Radioisotope Brief: Americium-241 (Am-241)
Half-life: 432.2 years
Mode of decay: Alpha particles and weak gamma radiation
Chemical properties: Crystalline metal that is solid under normal conditions. Am-241 can be combined with beryllium to produce neutrons.
What is it used for?
Am-241 is used in some medical diagnostic devices and in a variety of industrial and commercial devices that measure density and thickness. Tiny Am-241 sources are also present in smoke detectors.
Where does it come from?
Am-241 is a manmade metal that is produced from plutonium. Am-241 found in the environment is the result of past nuclear weapons testing.
What form is it in?
Am-241 found in the environment is in the form of microscopic dust. Am-241 used in industrial, medical, or commercial devices is in the form of coin-sized metal or plastic discs. The Am-241 source present in a smoke detector is inside a metal cylinder that is about the size of a pencil erasure.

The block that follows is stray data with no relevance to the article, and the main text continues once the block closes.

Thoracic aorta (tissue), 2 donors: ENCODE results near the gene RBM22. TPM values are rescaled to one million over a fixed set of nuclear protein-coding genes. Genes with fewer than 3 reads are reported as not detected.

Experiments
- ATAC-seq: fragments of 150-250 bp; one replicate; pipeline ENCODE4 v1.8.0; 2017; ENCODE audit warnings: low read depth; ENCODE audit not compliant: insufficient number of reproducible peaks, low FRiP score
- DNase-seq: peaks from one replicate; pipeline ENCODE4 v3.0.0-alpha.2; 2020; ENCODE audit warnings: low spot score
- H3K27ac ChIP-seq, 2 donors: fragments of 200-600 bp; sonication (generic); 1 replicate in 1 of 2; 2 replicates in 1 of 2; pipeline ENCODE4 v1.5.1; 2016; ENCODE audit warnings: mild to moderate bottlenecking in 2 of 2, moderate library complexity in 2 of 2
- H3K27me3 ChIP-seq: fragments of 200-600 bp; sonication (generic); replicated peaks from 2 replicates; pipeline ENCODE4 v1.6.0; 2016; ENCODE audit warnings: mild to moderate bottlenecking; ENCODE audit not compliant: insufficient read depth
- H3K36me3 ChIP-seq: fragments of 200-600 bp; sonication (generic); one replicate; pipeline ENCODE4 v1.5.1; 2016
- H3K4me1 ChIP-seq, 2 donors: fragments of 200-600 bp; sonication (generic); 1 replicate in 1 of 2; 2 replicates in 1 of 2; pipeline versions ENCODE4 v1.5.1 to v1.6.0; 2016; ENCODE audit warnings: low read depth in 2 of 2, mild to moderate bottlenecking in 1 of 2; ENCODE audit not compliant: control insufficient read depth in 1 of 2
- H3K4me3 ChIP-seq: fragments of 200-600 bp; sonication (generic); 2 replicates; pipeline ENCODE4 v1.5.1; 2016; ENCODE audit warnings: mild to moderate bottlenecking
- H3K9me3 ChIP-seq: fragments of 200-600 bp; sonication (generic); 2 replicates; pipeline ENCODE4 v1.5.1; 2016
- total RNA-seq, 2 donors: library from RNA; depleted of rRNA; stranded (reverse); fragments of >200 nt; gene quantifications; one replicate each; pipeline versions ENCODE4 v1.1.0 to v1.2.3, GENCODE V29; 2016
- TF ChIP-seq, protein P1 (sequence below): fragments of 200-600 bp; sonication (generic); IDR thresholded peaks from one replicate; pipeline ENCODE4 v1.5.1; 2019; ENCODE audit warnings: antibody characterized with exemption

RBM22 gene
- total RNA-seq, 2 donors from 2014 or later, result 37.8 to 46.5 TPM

What does it look like?
Am-241 is a silver-white metal that is solid under normal conditions.
How can it hurt me?
As a dust or fine powder, Am-241 can cause certain cancers. When Am-241 powder is swallowed, absorbed through a wound, or inhaled it can stay in the body for decades. Am-241 concentrates in the bones, liver, and muscles, exposing these organs to alpha particles.
For more information about Am-241, see the Public Health Statement by the Agency for Toxic Substances and Disease Registry at http://www.atsdr.cdc.gov/toxpro2.html, or visit the Environmental Protection Agency at https://www.epa.gov/radiation/radionuclide-basics-americium-241.
To learn more about the use of radioactive materials in smoke detectors, visit the Environmental Protection Agency web site at https://www.epa.gov/radtown/americium-ionization-smoke-detectors.
For more information on protecting yourself before or during a radiologic emergency, see CDC’s fact sheet titled “Frequently Asked Questions (FAQs) About a Radiation Emergency” at emergency.cdc.gov/radiation/emergencyfaq.htm, and “Sheltering in Place During a Radiation Emergency,” at emergency.cdc.gov/radiation/shelter.htm.
For information about possible countermeasures for internal contamination with Am-241, please see CDC’s fact sheet on DTPA.
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